Friday, August 10, 2012

Giving the Customer What They've Asked For

I've never really been one for job descriptions. I think they're appalling documents. They only take into account what's needed rather than what can be given. They're an attempt to document a need in a particular point of time. I've always been about value add.

When I was 14 I did up a circular for a friend's mother who was a florist. I wasn't asked to do it and I kind of hid the fact that it was just something I was interested in doing by saying it was for a class.  It was never used but I wanted to do it anyway.

When I was in Hamilton, I lived there for 2 ½ years, I was hired as a data entry clerk. It was a factory environment which had varying levels of stress in a single night. i.e. sometimes it was hard to keep up. Other times I was cruising.

In those cruising times, I was looking at ways to add value. I adjusted their printing template. I documented that particular job. Eventually I was asked to document ALL of the jobs around the factory. I became essentially a P.A. I established a way of quantifying work product and mistakes to make the pay structure more fair and was even asked to help with supporting documentation for union negotiations. I did quite a bit of work around quality control. I was doing all of this for around $19 / hour. I had said to my boss at the time that money was not a motivating factor and the only reason I was sticking around was the fact that I was learning off him. When I left, I set up templates and vba (Visual Basic for Applications) code to do all of the tricky bits so that my replacement could just chuck the numbers in.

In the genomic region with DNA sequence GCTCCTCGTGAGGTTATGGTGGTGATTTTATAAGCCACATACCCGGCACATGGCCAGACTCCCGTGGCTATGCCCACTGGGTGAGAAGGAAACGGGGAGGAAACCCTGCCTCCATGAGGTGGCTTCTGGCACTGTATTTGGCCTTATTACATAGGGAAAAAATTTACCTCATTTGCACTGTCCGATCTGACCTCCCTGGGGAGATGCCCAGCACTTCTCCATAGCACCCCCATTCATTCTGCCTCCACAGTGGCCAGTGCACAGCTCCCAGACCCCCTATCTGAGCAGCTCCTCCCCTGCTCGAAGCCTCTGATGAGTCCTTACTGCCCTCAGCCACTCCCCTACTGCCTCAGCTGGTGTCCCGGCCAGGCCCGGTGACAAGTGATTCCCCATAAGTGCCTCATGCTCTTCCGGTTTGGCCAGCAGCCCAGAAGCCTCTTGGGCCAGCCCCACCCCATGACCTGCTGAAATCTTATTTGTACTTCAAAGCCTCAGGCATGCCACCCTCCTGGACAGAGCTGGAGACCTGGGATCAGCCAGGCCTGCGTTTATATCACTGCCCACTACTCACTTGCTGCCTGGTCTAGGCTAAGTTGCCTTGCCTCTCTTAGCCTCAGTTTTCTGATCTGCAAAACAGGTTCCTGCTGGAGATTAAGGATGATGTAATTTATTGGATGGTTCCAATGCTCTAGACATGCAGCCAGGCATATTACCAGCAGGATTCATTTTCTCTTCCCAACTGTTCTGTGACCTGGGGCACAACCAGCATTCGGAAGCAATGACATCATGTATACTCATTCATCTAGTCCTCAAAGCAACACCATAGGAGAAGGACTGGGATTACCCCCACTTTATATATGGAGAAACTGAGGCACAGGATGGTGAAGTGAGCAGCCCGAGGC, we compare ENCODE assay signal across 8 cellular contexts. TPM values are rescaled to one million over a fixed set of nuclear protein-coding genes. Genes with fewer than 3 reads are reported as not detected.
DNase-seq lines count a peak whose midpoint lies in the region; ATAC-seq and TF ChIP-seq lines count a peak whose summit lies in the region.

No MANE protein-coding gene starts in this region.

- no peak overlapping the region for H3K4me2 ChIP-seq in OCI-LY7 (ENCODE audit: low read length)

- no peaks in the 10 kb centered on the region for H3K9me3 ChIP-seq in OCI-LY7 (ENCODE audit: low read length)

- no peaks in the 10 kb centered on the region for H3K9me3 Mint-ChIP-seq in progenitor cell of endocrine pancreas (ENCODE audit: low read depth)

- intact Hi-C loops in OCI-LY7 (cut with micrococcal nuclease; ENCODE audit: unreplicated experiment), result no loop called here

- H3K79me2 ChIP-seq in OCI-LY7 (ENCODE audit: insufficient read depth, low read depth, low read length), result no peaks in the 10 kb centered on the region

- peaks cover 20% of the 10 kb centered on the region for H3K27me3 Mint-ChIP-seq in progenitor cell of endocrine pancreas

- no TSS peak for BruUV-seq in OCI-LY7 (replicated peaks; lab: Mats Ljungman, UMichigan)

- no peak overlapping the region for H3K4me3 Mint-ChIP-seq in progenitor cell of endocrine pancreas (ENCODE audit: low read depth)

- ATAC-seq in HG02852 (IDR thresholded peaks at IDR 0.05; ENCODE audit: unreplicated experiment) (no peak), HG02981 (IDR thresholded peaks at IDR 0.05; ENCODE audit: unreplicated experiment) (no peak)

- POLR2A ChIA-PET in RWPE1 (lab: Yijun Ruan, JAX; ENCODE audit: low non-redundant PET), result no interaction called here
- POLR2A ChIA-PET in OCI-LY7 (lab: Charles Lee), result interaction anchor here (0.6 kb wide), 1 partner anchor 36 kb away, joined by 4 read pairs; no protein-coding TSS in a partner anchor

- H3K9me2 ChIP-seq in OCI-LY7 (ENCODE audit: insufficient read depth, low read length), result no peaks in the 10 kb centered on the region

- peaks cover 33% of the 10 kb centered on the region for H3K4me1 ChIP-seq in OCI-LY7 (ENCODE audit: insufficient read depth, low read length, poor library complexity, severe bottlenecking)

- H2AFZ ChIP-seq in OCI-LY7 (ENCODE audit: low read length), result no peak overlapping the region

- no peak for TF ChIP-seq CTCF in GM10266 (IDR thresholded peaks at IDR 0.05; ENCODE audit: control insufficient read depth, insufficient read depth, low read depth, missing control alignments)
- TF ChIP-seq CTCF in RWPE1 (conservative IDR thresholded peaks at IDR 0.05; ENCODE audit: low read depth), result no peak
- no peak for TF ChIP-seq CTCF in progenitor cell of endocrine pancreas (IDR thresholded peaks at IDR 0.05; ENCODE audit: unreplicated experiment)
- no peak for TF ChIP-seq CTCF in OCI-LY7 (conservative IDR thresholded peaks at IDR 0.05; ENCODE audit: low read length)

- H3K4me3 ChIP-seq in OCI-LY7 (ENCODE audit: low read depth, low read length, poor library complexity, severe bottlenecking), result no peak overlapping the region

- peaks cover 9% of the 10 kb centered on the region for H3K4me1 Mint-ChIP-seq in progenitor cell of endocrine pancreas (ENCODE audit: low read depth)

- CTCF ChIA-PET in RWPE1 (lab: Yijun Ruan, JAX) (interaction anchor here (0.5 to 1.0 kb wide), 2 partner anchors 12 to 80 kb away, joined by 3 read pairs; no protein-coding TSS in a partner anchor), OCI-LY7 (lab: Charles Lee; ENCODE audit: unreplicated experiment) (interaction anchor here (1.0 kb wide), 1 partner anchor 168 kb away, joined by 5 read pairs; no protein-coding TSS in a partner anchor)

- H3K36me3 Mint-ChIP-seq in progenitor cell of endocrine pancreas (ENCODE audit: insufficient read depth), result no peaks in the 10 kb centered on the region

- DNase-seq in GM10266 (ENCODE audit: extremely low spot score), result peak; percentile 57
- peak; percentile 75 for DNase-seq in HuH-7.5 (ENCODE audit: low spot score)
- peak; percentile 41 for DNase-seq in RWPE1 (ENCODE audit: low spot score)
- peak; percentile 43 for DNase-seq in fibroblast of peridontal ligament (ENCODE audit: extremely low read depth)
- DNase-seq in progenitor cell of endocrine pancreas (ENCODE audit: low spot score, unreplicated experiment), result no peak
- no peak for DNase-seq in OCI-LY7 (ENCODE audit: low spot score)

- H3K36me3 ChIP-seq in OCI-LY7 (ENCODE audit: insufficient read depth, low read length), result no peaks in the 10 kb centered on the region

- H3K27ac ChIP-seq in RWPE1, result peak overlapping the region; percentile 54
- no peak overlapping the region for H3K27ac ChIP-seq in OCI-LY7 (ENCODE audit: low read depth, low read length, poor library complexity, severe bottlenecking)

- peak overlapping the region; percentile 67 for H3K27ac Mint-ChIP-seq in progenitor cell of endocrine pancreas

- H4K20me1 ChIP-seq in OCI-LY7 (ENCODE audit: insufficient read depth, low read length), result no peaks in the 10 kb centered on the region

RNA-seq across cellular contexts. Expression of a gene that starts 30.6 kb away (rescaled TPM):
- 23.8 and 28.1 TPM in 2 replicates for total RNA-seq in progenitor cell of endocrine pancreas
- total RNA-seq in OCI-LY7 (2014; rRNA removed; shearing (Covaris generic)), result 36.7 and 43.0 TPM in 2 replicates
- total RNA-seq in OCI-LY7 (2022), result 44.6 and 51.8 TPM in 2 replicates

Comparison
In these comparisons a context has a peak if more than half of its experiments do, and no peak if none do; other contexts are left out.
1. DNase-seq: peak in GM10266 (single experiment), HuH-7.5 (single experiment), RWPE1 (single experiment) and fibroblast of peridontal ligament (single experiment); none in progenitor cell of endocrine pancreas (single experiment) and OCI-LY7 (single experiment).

Enter probably the worst workplace I've ever worked in. I was working on phones in a horribly stressful atmosphere. I was asked to work weekends, had the worst shift (finished around 6:30pm), worked through lunches and other breaks. I did some work outside of my hours to keep some of their customers happy and eventually found that my call quantity dropped as people would call, ask whoever they got to get me to call them (outgoing calls didn't count). I had defined and eventually established the need for a "2nd in charge" role and at the end of this, got a $0.50 / hour pay rise. Money's not a great motivator, but it is a token of appreciation (in a place that showed no appreciation. I remember being raked over the coals after getting a thank you letter from one of their customers).

I got hired (actually - that's not strictly right. The resourcing had been approved but actually hiring people hadn't. The whole team were having to work off USB sticks as we didn't have network access) as what I describe as an "Excel Junkie". During the middle of this project, we held a conference for everyone to get a scope of what was going on project wide. I had to get up and speak - but before doing so, I had counted the number of times my name had been mentioned throughout the day. Around 30 odd. I had moved on from being nothing more than an Excel junkie to being fundamental to how the project ran (at the time). Eventually I managed to make that job redundant.

The "image" has been called into question. Why am I working so hard on it? Because it has the potential to be something awesome. Something I can be proud of. It's been my work product for the last 2 years (I do question the value of those 2 years given the issues I'm currently facing. There's a whole rant in here which I'm not going to get into but right now is a pretty hard time for me). Has the "customer" asked for it to have the functionality that it currently has or the functionality I'm proposing? No. Has that ever stopped me? Absolutely not.

But this does bring up an interesting issue. Intellectual property... If it's something I could be proud of, what limitations are likely to be placed around me if I want to open up the development more?

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